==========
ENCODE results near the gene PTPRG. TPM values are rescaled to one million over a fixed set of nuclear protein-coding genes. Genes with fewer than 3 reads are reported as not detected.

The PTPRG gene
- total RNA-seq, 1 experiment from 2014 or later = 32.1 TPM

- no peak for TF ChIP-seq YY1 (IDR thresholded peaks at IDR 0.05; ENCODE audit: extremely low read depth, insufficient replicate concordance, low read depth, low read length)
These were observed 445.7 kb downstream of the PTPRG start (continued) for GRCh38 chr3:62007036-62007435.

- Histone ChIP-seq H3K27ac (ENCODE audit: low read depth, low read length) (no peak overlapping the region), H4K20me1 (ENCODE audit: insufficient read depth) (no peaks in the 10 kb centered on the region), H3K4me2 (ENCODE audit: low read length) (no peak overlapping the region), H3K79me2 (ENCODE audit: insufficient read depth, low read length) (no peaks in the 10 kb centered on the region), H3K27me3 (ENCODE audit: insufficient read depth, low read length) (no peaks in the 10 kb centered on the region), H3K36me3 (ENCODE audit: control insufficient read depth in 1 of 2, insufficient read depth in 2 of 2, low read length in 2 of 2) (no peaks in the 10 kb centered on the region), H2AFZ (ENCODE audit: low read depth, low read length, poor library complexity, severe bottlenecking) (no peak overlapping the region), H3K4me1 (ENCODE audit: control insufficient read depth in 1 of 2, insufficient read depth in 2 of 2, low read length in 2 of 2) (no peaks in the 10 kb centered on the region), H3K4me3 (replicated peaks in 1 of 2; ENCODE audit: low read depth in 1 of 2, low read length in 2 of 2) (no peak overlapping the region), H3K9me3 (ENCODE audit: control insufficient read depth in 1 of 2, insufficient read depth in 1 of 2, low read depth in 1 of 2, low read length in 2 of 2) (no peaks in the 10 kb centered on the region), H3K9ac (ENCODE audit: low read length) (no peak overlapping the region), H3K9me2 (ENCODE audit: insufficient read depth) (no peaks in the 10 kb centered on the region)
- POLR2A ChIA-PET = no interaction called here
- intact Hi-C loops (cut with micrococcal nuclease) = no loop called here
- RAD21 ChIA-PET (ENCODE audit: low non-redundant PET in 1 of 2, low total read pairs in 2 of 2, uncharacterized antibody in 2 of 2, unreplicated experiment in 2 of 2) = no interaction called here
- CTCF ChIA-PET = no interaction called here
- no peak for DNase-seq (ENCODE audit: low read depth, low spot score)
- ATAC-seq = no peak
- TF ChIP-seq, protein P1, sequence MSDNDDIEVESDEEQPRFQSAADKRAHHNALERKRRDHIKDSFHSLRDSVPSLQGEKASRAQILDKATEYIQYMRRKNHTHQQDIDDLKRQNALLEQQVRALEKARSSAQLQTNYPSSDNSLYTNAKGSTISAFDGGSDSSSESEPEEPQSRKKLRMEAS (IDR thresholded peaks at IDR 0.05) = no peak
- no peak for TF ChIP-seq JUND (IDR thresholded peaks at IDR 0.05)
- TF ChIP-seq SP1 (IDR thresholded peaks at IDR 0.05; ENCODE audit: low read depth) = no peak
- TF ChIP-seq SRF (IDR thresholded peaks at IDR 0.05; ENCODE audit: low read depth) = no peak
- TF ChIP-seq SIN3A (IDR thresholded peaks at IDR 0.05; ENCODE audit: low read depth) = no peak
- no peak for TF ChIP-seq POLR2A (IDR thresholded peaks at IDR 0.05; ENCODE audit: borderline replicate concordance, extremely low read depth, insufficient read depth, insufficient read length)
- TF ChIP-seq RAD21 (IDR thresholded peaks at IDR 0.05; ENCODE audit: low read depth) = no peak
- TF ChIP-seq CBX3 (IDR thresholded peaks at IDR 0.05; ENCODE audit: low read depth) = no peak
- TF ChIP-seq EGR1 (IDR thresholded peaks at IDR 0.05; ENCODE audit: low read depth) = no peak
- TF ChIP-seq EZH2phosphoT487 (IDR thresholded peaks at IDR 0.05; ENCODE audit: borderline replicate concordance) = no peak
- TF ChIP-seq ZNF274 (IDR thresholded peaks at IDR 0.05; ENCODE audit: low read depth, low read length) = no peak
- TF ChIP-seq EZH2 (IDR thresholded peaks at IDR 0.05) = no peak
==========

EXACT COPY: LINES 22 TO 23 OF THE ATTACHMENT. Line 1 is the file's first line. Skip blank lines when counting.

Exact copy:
- TF ChIP-seq EZH2phosphoT487 (IDR thresholded peaks at IDR 0.05; ENCODE audit: borderline replicate concordance) = no peak
- TF ChIP-seq ZNF274 (IDR thresholded peaks at IDR 0.05; ENCODE audit: low read depth, low read length) = no peak